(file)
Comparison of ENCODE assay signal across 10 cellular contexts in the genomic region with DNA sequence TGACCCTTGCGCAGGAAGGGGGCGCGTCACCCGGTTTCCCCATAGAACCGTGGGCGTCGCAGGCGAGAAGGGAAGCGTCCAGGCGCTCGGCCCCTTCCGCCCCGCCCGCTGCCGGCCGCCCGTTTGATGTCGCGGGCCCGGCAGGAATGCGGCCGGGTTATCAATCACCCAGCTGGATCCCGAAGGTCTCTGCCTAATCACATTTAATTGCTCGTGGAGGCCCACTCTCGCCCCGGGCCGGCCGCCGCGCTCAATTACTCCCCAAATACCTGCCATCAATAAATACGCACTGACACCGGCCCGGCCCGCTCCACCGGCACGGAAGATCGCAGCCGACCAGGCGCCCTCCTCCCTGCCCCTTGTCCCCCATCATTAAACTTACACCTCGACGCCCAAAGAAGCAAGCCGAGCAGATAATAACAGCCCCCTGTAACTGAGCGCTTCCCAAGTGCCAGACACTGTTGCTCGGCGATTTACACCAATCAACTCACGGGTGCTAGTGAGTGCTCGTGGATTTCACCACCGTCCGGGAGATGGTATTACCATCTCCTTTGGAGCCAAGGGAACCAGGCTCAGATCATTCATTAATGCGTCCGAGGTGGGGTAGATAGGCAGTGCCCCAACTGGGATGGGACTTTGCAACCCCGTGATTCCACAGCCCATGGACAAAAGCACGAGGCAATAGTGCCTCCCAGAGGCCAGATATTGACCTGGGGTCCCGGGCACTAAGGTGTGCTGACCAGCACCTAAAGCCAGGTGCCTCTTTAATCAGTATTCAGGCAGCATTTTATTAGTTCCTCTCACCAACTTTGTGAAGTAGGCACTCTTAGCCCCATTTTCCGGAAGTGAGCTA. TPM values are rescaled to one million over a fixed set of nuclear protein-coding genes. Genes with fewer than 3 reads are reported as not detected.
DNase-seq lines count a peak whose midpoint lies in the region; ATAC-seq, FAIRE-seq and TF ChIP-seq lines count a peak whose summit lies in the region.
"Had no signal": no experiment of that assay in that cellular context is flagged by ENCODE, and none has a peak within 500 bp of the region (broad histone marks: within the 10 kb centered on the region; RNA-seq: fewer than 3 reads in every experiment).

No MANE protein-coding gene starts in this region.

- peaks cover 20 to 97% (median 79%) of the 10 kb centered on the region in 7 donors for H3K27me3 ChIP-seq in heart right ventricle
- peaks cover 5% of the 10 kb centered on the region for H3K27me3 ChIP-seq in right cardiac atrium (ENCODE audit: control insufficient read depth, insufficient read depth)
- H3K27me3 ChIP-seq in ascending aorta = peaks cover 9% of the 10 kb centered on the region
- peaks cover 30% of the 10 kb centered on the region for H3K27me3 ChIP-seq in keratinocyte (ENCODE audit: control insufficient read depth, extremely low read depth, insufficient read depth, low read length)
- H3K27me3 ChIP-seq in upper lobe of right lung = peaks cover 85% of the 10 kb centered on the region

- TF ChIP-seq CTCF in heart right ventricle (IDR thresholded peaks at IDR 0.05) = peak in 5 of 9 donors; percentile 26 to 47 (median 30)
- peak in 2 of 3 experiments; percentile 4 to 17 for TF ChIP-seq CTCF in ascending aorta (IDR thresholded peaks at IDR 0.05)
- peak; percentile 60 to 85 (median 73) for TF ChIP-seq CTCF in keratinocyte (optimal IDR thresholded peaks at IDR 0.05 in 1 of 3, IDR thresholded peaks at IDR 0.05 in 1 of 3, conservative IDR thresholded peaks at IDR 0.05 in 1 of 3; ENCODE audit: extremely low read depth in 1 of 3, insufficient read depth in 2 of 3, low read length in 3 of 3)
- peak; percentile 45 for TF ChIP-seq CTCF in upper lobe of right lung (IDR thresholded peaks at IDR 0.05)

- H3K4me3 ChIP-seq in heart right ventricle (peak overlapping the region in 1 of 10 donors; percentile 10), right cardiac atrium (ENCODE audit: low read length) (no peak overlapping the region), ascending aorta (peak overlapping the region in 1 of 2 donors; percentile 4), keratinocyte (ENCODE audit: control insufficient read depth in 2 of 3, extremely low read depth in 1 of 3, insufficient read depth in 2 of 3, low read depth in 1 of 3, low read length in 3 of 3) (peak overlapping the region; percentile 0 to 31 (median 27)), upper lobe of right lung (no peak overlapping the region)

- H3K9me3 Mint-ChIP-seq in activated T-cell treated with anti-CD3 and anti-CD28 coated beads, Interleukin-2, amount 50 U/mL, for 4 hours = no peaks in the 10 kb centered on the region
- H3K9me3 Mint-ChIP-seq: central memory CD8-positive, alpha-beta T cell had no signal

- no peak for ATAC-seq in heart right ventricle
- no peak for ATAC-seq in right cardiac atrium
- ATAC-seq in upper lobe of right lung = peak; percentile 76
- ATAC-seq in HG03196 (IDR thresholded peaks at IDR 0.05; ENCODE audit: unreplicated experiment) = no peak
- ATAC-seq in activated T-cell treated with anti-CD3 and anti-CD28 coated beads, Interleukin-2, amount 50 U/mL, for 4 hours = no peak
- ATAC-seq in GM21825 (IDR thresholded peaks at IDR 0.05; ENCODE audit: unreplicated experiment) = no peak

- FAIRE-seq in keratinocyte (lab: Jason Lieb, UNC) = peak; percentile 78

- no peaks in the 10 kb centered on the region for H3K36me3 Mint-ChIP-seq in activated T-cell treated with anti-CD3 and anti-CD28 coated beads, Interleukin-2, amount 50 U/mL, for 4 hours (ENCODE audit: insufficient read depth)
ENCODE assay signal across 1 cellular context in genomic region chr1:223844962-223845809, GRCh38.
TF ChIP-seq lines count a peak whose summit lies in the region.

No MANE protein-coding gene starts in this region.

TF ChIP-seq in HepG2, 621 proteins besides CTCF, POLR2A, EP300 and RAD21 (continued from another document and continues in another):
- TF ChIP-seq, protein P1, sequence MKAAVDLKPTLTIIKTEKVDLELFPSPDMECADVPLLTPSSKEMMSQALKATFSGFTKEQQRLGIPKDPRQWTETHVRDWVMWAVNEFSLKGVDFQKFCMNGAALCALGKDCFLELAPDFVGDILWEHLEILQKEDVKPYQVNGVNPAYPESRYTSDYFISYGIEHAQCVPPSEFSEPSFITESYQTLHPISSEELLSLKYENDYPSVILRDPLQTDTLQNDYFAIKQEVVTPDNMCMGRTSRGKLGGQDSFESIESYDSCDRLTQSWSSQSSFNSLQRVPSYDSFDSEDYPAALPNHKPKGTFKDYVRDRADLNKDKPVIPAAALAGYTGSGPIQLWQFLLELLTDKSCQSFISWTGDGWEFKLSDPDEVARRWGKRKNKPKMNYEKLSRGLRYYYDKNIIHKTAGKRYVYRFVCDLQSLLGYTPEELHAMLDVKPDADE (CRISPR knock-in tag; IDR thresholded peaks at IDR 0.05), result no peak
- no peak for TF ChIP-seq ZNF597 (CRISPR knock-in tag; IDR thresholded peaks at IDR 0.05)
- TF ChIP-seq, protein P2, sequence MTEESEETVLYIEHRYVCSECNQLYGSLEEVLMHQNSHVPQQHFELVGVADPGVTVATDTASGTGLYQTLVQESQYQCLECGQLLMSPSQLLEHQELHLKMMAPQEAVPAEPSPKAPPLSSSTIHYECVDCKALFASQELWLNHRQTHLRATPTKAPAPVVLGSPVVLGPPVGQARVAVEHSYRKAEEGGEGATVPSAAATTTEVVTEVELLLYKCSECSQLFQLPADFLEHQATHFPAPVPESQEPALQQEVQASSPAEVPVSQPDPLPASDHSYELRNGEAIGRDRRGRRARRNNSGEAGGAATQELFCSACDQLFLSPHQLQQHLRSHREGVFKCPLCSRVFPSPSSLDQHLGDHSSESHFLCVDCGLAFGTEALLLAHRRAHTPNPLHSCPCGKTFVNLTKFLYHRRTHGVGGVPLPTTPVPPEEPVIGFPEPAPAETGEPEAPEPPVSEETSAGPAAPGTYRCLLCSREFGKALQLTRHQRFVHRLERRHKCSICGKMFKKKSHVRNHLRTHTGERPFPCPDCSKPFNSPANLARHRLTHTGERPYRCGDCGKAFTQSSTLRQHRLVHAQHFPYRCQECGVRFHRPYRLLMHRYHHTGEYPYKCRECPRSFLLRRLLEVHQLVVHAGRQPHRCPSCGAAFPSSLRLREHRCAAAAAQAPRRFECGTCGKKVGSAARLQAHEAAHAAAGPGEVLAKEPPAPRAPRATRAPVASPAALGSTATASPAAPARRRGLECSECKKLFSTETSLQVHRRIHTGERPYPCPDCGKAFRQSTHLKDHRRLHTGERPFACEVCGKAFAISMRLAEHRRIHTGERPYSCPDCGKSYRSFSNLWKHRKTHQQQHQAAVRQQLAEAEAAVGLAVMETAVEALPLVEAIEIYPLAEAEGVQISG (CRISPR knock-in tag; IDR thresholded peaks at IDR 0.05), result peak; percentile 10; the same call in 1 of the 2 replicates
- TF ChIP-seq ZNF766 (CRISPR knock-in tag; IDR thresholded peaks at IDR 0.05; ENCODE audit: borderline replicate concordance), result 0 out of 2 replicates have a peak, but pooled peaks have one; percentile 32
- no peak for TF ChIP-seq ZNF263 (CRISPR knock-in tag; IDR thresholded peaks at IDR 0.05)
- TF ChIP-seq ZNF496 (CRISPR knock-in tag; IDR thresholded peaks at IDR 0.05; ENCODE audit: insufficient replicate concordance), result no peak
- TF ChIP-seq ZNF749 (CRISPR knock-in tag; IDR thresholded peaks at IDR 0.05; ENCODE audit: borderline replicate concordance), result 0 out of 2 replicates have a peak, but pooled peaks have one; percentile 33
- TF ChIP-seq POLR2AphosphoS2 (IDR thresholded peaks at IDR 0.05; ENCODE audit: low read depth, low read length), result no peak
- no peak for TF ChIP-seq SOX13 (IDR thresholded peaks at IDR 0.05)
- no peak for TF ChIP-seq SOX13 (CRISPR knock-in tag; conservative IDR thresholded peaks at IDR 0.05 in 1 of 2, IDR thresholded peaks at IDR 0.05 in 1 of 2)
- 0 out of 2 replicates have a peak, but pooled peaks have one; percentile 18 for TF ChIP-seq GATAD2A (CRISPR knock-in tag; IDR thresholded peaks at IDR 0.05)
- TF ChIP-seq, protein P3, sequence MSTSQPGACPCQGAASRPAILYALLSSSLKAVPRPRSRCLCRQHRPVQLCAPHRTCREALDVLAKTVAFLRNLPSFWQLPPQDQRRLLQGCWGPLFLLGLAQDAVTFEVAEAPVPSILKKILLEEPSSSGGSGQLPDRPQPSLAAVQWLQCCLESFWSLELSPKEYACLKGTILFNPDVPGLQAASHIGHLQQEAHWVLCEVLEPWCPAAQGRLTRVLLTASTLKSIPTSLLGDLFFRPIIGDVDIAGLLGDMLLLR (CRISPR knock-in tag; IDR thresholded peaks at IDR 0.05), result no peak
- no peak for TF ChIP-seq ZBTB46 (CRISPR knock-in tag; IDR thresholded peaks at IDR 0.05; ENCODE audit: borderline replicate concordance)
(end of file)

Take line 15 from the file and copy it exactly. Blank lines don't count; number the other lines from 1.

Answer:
- H3K9me3 Mint-ChIP-seq in activated T-cell treated with anti-CD3 and anti-CD28 coated beads, Interleukin-2, amount 50 U/mL, for 4 hours = no peaks in the 10 kb centered on the region